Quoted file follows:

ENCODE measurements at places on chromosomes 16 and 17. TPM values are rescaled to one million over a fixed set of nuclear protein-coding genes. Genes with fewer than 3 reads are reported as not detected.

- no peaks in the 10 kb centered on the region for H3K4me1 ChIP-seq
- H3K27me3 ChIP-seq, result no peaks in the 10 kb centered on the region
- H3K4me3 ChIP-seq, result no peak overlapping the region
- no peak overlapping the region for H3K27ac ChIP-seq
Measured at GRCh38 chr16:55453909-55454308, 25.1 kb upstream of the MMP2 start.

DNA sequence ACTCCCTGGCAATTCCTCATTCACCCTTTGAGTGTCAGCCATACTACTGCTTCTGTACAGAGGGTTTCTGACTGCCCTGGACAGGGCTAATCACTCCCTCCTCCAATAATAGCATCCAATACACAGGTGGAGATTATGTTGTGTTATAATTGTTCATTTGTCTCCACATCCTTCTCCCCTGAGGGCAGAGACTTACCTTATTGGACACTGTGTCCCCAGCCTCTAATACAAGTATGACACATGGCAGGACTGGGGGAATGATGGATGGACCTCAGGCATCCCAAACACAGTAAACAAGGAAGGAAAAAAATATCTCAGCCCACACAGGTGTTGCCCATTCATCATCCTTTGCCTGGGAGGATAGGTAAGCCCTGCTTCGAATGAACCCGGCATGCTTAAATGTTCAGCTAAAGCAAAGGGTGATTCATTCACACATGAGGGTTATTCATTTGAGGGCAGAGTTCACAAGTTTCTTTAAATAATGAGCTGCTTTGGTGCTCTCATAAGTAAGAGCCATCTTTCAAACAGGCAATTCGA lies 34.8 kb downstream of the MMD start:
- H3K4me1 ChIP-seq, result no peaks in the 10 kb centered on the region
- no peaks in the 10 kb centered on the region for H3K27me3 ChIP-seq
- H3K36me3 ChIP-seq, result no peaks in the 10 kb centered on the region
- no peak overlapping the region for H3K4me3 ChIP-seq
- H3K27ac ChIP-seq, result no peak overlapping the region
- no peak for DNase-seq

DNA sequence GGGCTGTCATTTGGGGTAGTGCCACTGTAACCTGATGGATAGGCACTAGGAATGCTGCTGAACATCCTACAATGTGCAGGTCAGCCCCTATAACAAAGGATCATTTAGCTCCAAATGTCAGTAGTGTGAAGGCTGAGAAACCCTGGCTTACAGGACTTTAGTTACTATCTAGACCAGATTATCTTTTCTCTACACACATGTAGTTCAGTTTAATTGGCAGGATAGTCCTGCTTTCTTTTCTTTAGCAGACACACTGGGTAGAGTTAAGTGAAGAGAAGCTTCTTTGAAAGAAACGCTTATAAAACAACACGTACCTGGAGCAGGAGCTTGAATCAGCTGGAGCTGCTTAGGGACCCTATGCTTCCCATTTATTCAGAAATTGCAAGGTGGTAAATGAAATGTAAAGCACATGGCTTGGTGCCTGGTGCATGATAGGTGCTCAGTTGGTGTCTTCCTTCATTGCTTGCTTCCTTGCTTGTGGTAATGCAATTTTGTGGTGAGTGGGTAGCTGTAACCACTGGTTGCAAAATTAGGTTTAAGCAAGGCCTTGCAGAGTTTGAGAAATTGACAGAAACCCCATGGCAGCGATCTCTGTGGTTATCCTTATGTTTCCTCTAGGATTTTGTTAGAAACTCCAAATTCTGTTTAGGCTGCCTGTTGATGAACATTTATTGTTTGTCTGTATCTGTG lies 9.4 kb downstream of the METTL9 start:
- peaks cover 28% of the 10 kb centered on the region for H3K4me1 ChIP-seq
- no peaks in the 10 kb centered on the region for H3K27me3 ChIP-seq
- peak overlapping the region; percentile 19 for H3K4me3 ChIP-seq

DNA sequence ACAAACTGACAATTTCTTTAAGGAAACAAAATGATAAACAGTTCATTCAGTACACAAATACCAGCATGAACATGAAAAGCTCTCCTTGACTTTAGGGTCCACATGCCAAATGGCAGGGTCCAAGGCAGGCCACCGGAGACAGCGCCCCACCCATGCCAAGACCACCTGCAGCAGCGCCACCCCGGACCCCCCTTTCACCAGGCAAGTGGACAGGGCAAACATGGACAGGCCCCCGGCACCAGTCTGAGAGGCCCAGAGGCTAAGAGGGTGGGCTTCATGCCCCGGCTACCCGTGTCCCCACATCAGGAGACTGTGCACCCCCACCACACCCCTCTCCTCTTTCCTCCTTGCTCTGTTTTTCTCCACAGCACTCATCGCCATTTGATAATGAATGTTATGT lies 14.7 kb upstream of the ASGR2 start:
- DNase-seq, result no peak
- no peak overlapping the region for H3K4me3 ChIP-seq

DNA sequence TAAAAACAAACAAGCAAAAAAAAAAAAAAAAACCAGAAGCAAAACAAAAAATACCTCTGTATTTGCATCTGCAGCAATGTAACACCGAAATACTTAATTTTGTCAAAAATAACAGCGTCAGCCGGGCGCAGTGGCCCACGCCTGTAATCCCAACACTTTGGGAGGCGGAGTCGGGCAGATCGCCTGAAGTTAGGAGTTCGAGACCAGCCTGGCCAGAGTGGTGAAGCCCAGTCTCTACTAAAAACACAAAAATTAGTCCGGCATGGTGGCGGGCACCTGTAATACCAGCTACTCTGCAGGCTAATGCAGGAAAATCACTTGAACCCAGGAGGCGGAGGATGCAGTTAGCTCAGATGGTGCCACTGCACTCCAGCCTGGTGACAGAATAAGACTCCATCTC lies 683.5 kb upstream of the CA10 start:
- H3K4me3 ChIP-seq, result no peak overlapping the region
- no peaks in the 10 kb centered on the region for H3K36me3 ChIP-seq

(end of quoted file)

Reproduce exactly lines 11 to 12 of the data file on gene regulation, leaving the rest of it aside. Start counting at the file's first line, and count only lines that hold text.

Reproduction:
- no peak overlapping the region for H3K4me3 ChIP-seq
- H3K27ac ChIP-seq, result no peak overlapping the region